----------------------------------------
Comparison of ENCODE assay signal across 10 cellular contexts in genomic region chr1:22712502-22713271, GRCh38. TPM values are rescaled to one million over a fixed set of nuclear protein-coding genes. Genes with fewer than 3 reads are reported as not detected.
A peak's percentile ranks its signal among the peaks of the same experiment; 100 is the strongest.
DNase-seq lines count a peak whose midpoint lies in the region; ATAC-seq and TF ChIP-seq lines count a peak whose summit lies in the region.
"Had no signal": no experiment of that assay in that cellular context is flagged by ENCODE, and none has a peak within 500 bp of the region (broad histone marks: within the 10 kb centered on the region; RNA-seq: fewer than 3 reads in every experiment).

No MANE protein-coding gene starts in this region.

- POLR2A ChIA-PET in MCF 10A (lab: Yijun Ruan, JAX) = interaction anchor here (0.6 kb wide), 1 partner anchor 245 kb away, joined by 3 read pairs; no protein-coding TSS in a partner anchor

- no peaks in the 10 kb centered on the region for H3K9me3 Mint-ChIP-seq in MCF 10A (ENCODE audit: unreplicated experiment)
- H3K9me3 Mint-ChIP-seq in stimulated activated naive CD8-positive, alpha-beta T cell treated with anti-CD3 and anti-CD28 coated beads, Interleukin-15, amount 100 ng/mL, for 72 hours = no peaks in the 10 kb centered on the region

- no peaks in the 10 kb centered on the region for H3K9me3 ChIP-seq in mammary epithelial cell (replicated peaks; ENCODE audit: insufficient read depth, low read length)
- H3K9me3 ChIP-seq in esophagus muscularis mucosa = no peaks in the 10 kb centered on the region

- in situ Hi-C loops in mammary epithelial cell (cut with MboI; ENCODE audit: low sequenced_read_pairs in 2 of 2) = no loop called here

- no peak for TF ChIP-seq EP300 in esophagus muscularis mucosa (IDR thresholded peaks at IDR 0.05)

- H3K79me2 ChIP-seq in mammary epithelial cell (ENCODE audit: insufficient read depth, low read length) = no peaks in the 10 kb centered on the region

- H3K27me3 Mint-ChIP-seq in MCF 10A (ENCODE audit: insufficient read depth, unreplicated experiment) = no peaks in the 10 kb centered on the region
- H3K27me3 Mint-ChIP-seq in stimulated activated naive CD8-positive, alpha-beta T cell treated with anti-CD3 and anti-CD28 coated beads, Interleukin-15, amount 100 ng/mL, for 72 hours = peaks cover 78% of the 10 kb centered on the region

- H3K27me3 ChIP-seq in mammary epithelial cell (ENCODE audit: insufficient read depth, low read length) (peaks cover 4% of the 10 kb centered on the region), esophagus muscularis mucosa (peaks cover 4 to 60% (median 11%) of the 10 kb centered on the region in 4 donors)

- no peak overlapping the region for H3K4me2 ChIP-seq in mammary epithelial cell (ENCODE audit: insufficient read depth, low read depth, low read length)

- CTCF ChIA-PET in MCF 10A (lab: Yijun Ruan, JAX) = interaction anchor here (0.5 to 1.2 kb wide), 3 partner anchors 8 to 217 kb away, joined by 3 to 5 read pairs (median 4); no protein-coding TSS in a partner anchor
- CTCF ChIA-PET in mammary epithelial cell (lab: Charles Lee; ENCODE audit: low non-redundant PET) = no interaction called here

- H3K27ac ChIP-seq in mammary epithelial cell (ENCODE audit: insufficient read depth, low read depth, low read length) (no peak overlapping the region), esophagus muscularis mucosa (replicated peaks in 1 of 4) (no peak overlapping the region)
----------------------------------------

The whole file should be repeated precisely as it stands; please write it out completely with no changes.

Comparison of ENCODE assay signal across 10 cellular contexts in genomic region chr1:22712502-22713271, GRCh38. TPM values are rescaled to one million over a fixed set of nuclear protein-coding genes. Genes with fewer than 3 reads are reported as not detected.
A peak's percentile ranks its signal among the peaks of the same experiment; 100 is the strongest.
DNase-seq lines count a peak whose midpoint lies in the region; ATAC-seq and TF ChIP-seq lines count a peak whose summit lies in the region.
"Had no signal": no experiment of that assay in that cellular context is flagged by ENCODE, and none has a peak within 500 bp of the region (broad histone marks: within the 10 kb centered on the region; RNA-seq: fewer than 3 reads in every experiment).

No MANE protein-coding gene starts in this region.

- POLR2A ChIA-PET in MCF 10A (lab: Yijun Ruan, JAX) = interaction anchor here (0.6 kb wide), 1 partner anchor 245 kb away, joined by 3 read pairs; no protein-coding TSS in a partner anchor

- no peaks in the 10 kb centered on the region for H3K9me3 Mint-ChIP-seq in MCF 10A (ENCODE audit: unreplicated experiment)
- H3K9me3 Mint-ChIP-seq in stimulated activated naive CD8-positive, alpha-beta T cell treated with anti-CD3 and anti-CD28 coated beads, Interleukin-15, amount 100 ng/mL, for 72 hours = no peaks in the 10 kb centered on the region

- no peaks in the 10 kb centered on the region for H3K9me3 ChIP-seq in mammary epithelial cell (replicated peaks; ENCODE audit: insufficient read depth, low read length)
- H3K9me3 ChIP-seq in esophagus muscularis mucosa = no peaks in the 10 kb centered on the region

- in situ Hi-C loops in mammary epithelial cell (cut with MboI; ENCODE audit: low sequenced_read_pairs in 2 of 2) = no loop called here

- no peak for TF ChIP-seq EP300 in esophagus muscularis mucosa (IDR thresholded peaks at IDR 0.05)

- H3K79me2 ChIP-seq in mammary epithelial cell (ENCODE audit: insufficient read depth, low read length) = no peaks in the 10 kb centered on the region

- H3K27me3 Mint-ChIP-seq in MCF 10A (ENCODE audit: insufficient read depth, unreplicated experiment) = no peaks in the 10 kb centered on the region
- H3K27me3 Mint-ChIP-seq in stimulated activated naive CD8-positive, alpha-beta T cell treated with anti-CD3 and anti-CD28 coated beads, Interleukin-15, amount 100 ng/mL, for 72 hours = peaks cover 78% of the 10 kb centered on the region

- H3K27me3 ChIP-seq in mammary epithelial cell (ENCODE audit: insufficient read depth, low read length) (peaks cover 4% of the 10 kb centered on the region), esophagus muscularis mucosa (peaks cover 4 to 60% (median 11%) of the 10 kb centered on the region in 4 donors)

- no peak overlapping the region for H3K4me2 ChIP-seq in mammary epithelial cell (ENCODE audit: insufficient read depth, low read depth, low read length)

- CTCF ChIA-PET in MCF 10A (lab: Yijun Ruan, JAX) = interaction anchor here (0.5 to 1.2 kb wide), 3 partner anchors 8 to 217 kb away, joined by 3 to 5 read pairs (median 4); no protein-coding TSS in a partner anchor
- CTCF ChIA-PET in mammary epithelial cell (lab: Charles Lee; ENCODE audit: low non-redundant PET) = no interaction called here

- H3K27ac ChIP-seq in mammary epithelial cell (ENCODE audit: insufficient read depth, low read depth, low read length) (no peak overlapping the region), esophagus muscularis mucosa (replicated peaks in 1 of 4) (no peak overlapping the region)